When we were younger (in our twenties) my best friend and I talked about the unimaginable horror of being without each other. Now that we’re older, and the idea of folks our age dying is no longer as unthinkably shocking as it was back then, we barely talk about it—it’s too frightening, too awful, and too possible a thought.
Nevertheless, when we did talk about it, we’d wonder why there wasn’t a name for having your closest friend die. Who was the one left behind?
There is widowhood.
There is being orphaned.
We hear that someone has lost a sister or a brother and our hand flies to our heart in sympathy. We blink back tears at the thought of losing our own sibling. And, the phrase is almost impossible to write, that greatest of horrors, losing a child, those three words connote such horror, simply using them brings forth the images which turn our innards icy.
What is the word for the awful loss of a best friend, that friend who you can call daily, multiple times daily if the need arises; who is not only there for emergencies, but is willing to chew over the most mundane details of your day and listen to the details of your tooth extraction in excruciating detail?
How do you describe the death of that person who you can tell anything—absolutely anything—and know that not only will they still love you, but that your pain will not send them to a therapist, because they don’t swallow it in the same way as might your family. Family feels responsible for our pain, wondering if perhaps they caused it, or if they will suffer because of it—in the way that a child’s pain will trigger one’s own. This friend is family who doesn’t need to worry at same genetic fabric together.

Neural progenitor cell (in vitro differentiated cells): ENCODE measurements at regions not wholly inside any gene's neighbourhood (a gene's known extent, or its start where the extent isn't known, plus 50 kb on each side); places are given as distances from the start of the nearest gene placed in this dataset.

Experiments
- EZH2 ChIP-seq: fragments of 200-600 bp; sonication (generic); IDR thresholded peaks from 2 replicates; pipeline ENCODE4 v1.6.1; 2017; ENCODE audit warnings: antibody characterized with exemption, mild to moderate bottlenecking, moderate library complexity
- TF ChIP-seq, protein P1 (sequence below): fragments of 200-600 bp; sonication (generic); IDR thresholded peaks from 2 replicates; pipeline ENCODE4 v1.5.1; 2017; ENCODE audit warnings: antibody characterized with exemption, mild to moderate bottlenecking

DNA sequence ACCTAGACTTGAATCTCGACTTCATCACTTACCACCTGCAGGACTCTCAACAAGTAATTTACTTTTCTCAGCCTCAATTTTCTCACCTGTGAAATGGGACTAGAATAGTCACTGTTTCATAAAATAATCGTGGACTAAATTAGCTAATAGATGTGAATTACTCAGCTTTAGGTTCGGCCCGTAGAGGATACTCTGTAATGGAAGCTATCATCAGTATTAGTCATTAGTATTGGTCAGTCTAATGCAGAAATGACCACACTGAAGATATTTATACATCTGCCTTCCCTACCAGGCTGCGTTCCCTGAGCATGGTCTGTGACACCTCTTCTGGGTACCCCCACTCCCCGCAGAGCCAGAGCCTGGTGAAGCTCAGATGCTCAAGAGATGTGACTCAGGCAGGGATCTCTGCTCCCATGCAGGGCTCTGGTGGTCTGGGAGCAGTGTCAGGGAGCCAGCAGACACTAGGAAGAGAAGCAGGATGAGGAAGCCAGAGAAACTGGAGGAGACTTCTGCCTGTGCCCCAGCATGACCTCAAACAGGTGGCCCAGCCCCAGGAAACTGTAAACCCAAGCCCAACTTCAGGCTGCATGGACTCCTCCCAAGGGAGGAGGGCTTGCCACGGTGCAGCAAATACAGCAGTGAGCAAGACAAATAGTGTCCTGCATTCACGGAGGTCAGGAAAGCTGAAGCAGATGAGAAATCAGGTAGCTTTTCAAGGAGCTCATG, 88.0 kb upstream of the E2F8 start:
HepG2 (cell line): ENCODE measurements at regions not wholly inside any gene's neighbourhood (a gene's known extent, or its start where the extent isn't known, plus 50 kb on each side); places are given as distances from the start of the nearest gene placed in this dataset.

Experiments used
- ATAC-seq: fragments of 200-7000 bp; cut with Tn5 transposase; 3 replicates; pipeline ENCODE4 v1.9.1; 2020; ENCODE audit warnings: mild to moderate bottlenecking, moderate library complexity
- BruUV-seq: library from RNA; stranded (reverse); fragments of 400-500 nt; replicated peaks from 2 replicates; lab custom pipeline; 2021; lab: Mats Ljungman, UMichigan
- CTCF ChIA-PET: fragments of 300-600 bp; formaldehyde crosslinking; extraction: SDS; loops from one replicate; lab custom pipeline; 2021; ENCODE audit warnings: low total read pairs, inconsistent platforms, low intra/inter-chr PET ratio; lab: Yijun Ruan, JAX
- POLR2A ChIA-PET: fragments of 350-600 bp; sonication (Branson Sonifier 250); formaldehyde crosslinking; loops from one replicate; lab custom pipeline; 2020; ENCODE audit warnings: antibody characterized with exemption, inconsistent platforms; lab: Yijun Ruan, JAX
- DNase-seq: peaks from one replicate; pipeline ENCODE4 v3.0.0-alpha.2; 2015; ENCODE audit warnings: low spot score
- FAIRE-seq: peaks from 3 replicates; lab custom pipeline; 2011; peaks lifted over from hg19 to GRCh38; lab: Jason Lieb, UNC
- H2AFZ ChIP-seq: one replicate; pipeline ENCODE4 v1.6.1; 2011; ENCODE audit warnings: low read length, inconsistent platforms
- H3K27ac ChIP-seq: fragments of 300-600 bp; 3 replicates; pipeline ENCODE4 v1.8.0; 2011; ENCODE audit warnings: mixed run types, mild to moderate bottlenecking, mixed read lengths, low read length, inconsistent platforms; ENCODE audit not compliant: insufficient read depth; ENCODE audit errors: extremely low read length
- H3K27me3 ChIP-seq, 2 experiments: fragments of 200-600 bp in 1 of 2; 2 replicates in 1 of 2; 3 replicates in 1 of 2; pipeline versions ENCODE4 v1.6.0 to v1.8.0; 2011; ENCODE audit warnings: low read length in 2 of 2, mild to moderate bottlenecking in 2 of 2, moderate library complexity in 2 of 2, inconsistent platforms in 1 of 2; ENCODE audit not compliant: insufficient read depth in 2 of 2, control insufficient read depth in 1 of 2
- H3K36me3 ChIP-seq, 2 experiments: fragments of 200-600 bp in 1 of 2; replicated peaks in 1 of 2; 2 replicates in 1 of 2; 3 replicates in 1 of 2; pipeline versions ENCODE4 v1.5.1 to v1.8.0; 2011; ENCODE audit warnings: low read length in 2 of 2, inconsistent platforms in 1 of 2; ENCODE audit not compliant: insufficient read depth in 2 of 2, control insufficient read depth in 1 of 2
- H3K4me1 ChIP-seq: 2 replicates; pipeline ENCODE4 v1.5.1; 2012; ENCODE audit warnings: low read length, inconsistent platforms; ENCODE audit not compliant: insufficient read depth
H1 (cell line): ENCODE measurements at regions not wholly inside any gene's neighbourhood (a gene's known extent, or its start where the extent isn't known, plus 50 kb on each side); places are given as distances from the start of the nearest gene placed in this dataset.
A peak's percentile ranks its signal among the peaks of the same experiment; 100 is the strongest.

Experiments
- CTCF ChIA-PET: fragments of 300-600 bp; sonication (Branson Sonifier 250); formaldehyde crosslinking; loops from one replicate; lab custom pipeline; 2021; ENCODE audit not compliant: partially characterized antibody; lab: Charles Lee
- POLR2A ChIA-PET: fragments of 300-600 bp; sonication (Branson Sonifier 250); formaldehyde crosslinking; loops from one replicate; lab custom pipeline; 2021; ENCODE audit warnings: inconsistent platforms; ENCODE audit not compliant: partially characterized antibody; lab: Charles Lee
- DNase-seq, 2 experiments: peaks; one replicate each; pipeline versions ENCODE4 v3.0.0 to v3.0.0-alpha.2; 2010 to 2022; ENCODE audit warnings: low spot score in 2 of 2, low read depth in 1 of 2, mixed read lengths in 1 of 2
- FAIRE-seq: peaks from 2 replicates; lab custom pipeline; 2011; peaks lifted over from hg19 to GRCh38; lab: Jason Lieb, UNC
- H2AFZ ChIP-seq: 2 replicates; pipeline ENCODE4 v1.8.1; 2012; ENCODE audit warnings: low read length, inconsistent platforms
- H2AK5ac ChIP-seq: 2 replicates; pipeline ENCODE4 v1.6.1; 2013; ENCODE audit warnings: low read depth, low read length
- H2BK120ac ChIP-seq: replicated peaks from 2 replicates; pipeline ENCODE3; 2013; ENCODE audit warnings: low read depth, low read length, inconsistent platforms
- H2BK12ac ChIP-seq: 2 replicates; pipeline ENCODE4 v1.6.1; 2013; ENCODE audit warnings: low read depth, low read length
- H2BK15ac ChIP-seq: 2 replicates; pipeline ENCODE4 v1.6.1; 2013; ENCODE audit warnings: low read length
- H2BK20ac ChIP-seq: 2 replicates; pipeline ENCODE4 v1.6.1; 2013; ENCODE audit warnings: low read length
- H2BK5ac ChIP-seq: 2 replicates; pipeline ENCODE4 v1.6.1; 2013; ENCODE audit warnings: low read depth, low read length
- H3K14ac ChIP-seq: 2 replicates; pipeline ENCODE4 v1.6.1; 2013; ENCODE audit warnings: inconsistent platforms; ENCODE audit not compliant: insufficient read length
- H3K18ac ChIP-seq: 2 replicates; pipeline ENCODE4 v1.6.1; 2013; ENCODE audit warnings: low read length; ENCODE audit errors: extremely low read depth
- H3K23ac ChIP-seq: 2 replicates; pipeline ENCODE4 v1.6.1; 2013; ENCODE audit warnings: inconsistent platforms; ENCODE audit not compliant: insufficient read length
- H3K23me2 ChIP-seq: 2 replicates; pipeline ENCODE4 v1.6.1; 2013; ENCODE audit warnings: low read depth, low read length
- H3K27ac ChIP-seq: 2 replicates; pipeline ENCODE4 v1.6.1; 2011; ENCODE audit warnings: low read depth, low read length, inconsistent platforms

The friends we love, the family of our heart, family we choose—we have no customs for mourning that loss. No leave from work. People don’t come to our home to sit shivah. Casseroles don’t show up at our door.
Gail Caldwell writes about this grief in Let’s Take The Long Way Home. She shows us the friendship she shared with Caroline Knapp (the author of Drinking: A Love Story) and then takes us through the heartbreak—as rending as the loss of any loved one—of Caroline’s terminal lung cancer.
The details of dying are sad and grinding: breathing and waiting and breathing and waiting. The body, brilliant machine, knows how and when to close up shop. But Caroline was so strong, and so determined, that even in this final task she moved toward the end with bracing force. I had watched her on the water for years; now she was in the midst of what Anne Sexton had called the “awful rowing toward God.”
Gail Caldwell writes with simple elegance of the love she and Caroline Knapp shared. I felt the joy of their connection, remembering similar moments with my closest friend. The circumstances were different, the blazing friend-love the same. Reading this story allowed me the same shock of recognition one feels when reading of a love affair that matches the depth of one’s own romantic love, and though Caldwell and Knapp’s story is eventually soaked in grief, reading their joy makes it worth the pain of going through their sorrow.
Experiencing the bleakness Caldwell faces, suddenly alone after having found the perfect partner, the most satisfying of friends, I felt I received more than was on the page. The writing is so finely rendered, that it seemed to provide vision beyond the words on the page.